Thousands of Arabs mark Land Day

Demonstrators chant in praise of "martyrs;" Arab MK: We aren't calling for autonomy but for inclusion.

land day 224.88 (photo credit: Yaakov Lappin)
land day 224.88
(photo credit: Yaakov Lappin)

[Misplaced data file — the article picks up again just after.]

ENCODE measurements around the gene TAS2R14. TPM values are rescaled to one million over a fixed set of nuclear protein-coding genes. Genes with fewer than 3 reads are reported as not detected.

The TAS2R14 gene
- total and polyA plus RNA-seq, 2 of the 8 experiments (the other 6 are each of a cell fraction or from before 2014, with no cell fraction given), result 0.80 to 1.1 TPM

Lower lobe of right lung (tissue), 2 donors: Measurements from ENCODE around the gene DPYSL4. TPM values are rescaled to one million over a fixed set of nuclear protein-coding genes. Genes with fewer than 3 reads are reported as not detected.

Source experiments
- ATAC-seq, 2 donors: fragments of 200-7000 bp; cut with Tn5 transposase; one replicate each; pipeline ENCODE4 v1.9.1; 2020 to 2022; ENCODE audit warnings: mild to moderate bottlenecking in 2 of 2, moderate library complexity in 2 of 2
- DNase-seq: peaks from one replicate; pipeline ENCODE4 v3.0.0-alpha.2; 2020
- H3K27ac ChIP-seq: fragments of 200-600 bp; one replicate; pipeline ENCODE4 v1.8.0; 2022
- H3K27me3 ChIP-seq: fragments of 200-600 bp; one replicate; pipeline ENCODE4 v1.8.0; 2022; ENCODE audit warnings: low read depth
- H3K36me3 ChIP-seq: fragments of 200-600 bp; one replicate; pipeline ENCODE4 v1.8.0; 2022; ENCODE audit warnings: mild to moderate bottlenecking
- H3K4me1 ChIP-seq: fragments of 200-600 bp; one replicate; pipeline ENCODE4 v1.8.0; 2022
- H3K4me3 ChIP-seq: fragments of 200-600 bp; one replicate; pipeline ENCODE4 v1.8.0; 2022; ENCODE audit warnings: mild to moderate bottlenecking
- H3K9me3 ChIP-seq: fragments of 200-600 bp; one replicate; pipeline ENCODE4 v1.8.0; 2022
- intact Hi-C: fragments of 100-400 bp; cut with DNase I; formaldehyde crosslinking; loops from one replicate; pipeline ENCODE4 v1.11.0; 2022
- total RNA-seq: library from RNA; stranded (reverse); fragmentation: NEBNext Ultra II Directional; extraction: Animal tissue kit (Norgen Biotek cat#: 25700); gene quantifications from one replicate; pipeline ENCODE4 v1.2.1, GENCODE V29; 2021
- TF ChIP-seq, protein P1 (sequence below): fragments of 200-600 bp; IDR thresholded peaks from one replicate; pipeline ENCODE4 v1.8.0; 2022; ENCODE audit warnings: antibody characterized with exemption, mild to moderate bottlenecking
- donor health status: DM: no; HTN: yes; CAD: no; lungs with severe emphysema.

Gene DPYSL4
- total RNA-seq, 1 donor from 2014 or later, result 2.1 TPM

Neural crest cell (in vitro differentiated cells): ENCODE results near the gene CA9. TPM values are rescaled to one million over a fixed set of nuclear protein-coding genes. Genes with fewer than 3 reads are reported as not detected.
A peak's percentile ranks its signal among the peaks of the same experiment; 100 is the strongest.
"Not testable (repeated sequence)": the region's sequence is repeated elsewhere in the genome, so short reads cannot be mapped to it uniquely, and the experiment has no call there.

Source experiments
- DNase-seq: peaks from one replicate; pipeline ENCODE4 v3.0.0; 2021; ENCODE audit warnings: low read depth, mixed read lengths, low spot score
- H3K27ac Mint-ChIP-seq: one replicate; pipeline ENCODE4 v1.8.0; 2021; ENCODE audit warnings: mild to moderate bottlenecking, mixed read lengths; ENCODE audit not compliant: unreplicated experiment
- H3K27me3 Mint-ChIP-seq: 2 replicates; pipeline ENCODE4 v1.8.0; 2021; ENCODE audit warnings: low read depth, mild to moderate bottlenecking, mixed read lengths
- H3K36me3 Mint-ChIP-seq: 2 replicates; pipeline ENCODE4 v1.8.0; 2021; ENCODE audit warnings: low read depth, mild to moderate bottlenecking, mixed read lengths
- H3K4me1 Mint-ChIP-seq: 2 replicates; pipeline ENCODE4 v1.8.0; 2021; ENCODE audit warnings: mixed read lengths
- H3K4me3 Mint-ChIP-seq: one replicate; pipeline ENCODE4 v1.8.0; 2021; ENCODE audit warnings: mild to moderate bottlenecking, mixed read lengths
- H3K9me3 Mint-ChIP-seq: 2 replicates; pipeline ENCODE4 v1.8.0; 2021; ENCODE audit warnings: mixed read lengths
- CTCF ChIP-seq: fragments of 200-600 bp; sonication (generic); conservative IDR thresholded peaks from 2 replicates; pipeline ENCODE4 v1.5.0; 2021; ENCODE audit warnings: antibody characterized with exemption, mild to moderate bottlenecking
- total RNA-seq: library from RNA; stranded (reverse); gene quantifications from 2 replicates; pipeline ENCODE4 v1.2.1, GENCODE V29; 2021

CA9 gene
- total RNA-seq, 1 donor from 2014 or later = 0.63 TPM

Thousands of Israeli Arabs waved Palestinian flags and chanted slogans in praise of "martyrs" during a march in Sakhnin to commemorate Land Day on Sunday. A picturesque Galilee backdrop of green hills was punctured by megaphone shouts in Arabic of "Do not worry, mother of martyr, your son did not die in vain," "We are with the youths who throw rocks," and "We do not fear Israel, the terrorist state." Police kept a low profile, monitoring the event from a helicopter high above and manning a checkpoint at the entrance to Sakhnin. In Hebrew, marchers chanted slogans against Defense Minister Ehud Barak, shouting, "Barak, how many children did you murder today?" The demonstrators marched from Sakhnin to the neighboring village of Arrabe, where they gathered in empty market stalls to mark 32 years since a demonstration in the area against government use of local lands degenerated into a bloody confrontation with security forces, resulting in the deaths of six people. "Thousands are here to express their view in a civilized manner," MK Ibrahim Sarsour (United Arab List-Ta'al) said. "We are not calling for independence or autonomy. Our slogan is that Israel needs to include the Arab minority in its national planning. We, the Arab minority, are out of the government's plans." As Sarsour spoke, hundreds of participants shouted, "Palestine is Arab and the Golan is Syrian!" Asked to respond to the chants around him, Sarsour said, "These calls are understandable," but added that "they have no place here." A short distance away, a struggle ensued for control of the microphone, as bearded youths took control and began shouting "Palestine!" Other youths covered their faces with keffiyehs and cheered. The show was short-lived, however, as other rally participants showed disapproval and regained control of the microphone after a brief scuffle. "This is the central Land Day event in the country," MK Muhammad Barakei (Hadash) said, as he walked at the front of the march with a number of village notables. "This symbolizes the fight of Arabs for existence in Israel. We're fighting waves of racism and fascism, with Knesset members like [NU/NRP's Effi] Eitam and [Israel Beiteinu chairman Avigdor] Lieberman competing over who can be the most racist." "We're not temporary visitors here, and we've seen harder days after 1948," he said, adding that there was no need to apologize over calls in favor of "martyrs." "Our language is not the language of the establishment," Barakei said. "A martyr is someone who sacrificed himself for his homeland, such as those who fell in 1976. This is our language, and it's the tongue we speak in. We don't speak in the language of racists." Other marchers, like Basher and Sahab, two young men from neighboring Nazareth, said they considered "suicide bombers from Gaza to be martyrs, too." "This is a holy day for us, a day of struggle," Basher said. "Every Israeli government has taken land in the Galilee and the Negev, and we're fighting against that. We want to remind the world that we're under occupation." Said Hasnen, an editor at the weekly Israeli-Arab newspaper Kul al-Arab, held a lively discussion with a friend while marching to Arrabe. Speaking to The Jerusalem Post, Hasnen called into question the historical attachment of Jews to Israel, saying, "The Torah mentions Palestine. We are the permanent ones here, Israel is the visitor." His friend, Hussein Kalaila, added, "Why should we be Israelis? I have a Palestinian identity. We are Palestinian Arabs in every way. This land is called Palestine." A statement released this week in honor of Land Day by the NGO Adalah - The Legal Center for Arab Minority Rights in Israel, said: "This colonial regime has now been in existence for over 60 years, on the basis of a Zionist ideology to control the 'Land of Israel'... The apartheid regime was overthrown in South Africa... such regimes have no place in this century."